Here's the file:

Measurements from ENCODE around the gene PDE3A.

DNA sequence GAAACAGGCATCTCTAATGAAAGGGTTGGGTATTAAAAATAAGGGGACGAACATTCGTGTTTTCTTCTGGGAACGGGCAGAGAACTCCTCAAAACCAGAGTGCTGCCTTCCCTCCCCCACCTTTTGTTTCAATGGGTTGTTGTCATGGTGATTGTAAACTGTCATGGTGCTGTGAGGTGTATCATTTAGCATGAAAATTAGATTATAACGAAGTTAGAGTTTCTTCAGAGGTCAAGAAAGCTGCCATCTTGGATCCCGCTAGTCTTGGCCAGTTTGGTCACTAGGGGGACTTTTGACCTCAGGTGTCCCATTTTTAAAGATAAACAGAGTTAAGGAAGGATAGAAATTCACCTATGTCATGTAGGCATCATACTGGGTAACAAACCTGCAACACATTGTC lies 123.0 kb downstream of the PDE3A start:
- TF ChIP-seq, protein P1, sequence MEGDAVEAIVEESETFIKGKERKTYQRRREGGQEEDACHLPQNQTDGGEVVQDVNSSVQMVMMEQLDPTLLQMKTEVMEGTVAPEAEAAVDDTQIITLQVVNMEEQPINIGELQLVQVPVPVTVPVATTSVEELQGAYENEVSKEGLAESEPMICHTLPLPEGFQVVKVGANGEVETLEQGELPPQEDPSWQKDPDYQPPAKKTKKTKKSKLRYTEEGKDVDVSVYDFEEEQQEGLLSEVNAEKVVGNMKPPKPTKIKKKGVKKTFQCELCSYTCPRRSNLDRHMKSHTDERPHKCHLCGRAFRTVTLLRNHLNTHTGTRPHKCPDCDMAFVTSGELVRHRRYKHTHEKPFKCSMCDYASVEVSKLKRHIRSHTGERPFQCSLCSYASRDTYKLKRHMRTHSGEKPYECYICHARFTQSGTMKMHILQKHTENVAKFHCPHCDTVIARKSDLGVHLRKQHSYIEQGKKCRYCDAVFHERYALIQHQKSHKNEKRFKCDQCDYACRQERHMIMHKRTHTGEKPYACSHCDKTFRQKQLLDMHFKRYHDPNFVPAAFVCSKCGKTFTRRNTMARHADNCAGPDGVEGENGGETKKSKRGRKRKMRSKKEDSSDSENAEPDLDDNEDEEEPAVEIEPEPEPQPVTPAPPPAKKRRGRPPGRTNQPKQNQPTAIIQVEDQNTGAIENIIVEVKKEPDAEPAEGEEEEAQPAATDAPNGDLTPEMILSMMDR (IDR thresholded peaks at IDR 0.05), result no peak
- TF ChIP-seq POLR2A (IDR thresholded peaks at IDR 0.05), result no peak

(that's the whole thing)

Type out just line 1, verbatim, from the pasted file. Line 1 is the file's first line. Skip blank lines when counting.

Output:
Measurements from ENCODE around the gene PDE3A.